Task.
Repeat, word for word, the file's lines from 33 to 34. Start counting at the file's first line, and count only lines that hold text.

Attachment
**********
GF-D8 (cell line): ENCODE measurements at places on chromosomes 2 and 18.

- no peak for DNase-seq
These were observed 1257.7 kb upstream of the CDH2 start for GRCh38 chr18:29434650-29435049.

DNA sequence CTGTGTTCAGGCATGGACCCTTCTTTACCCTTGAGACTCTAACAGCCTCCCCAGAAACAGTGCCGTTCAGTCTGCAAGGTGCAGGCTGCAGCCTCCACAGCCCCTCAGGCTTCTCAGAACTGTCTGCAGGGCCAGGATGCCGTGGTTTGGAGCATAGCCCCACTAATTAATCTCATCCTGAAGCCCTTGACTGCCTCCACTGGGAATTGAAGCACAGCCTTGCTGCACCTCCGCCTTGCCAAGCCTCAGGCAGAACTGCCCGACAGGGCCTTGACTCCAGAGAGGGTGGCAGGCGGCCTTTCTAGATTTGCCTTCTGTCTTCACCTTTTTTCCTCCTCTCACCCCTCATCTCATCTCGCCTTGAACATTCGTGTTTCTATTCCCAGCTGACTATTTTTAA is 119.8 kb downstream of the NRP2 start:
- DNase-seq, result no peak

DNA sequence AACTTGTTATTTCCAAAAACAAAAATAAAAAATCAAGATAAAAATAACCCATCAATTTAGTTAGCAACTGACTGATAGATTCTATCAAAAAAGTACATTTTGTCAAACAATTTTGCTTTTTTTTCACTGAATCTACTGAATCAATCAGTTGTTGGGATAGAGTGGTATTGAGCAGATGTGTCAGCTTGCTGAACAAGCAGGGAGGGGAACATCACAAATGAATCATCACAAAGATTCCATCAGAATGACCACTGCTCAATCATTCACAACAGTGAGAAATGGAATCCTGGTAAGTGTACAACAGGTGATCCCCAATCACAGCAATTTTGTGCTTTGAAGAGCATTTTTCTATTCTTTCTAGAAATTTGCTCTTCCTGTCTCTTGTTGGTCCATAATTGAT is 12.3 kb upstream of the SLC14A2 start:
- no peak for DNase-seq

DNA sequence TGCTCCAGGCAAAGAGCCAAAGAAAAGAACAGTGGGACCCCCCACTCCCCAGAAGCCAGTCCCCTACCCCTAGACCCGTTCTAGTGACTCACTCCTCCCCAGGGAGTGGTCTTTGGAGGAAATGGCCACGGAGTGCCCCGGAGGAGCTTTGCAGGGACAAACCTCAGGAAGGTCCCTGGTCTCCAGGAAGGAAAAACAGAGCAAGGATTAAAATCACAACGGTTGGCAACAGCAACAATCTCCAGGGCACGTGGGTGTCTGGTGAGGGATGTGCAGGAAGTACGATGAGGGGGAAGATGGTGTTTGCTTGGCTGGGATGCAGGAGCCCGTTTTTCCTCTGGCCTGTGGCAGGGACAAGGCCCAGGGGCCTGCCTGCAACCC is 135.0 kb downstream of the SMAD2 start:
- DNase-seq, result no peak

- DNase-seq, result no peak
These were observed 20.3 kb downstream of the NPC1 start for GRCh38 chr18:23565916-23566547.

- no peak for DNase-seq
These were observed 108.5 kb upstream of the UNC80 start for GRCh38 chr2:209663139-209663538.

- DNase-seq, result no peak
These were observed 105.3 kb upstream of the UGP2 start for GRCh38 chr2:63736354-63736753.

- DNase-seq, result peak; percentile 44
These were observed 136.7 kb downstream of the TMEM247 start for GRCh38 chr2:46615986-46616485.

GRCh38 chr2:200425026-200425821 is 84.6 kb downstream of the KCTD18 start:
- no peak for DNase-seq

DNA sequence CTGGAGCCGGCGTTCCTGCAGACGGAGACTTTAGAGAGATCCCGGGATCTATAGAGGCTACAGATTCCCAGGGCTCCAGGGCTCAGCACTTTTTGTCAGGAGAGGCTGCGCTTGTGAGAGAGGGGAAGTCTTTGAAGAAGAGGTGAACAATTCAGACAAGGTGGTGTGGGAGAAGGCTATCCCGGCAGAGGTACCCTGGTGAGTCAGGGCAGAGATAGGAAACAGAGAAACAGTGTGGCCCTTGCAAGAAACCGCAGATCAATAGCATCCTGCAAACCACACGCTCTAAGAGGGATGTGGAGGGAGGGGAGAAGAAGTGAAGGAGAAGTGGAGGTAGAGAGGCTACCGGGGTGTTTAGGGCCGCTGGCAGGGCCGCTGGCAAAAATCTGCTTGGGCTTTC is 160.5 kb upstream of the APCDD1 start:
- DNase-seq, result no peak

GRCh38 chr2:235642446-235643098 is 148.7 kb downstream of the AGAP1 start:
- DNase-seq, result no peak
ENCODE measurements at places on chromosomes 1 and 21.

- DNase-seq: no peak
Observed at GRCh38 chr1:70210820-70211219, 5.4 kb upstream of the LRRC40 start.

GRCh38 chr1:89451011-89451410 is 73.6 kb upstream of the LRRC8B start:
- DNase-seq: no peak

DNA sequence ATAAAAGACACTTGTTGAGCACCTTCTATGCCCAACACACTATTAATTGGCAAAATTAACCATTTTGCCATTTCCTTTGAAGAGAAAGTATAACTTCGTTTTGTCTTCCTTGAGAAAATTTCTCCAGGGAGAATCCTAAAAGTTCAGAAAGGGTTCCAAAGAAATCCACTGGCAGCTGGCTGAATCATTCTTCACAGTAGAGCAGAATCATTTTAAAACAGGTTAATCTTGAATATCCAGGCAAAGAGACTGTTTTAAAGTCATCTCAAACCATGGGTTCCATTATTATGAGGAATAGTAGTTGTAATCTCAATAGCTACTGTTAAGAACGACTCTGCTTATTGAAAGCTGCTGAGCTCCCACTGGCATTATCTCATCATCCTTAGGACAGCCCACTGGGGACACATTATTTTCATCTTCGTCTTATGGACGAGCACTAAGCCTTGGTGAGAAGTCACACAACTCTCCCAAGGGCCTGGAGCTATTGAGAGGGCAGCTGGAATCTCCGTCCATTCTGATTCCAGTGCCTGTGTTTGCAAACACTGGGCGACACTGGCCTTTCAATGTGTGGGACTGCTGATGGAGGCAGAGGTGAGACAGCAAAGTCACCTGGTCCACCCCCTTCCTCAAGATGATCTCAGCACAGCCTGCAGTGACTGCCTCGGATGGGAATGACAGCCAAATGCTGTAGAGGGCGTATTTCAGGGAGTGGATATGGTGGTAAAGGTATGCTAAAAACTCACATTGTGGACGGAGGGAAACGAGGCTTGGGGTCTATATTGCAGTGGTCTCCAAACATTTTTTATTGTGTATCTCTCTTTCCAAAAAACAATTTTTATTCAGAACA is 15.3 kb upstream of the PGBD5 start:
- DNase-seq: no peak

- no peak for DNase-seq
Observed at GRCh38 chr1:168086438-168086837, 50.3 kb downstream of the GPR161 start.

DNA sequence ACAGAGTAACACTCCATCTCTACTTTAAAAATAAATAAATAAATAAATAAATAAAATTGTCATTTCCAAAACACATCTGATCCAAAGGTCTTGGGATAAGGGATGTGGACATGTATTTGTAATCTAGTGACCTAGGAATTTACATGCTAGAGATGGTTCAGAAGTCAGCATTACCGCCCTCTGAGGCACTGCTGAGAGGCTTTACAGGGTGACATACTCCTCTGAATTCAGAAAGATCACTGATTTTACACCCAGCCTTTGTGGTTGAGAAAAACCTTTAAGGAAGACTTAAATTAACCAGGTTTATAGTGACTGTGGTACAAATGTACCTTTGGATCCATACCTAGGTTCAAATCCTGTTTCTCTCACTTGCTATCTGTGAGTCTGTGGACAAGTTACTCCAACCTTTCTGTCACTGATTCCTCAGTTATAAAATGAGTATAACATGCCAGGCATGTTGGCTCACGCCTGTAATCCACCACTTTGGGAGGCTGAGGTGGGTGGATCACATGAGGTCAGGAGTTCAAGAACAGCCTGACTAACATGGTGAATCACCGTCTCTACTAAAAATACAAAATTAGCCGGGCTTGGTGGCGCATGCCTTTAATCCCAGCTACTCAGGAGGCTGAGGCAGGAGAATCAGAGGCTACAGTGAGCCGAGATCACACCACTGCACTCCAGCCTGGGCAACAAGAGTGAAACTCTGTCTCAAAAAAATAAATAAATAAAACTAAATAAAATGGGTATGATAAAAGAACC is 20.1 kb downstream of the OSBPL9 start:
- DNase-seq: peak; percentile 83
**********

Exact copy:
DNA sequence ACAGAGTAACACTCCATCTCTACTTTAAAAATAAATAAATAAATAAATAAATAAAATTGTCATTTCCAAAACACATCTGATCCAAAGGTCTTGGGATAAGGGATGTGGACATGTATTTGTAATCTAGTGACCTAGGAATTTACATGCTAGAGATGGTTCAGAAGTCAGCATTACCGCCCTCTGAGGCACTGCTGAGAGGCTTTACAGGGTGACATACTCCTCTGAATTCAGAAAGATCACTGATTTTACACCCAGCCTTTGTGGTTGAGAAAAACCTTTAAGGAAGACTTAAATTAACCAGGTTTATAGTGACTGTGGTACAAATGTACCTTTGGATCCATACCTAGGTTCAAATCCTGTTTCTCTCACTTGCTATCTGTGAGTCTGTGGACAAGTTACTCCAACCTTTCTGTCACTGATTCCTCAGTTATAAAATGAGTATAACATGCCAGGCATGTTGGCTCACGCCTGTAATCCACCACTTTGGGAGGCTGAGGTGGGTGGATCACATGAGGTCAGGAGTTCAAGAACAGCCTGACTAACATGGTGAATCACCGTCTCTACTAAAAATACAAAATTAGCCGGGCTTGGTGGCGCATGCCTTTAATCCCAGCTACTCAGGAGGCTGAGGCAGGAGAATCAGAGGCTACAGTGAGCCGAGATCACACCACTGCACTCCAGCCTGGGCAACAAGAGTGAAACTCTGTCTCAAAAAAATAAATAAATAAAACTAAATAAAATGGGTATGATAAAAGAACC is 20.1 kb downstream of the OSBPL9 start:
- DNase-seq: peak; percentile 83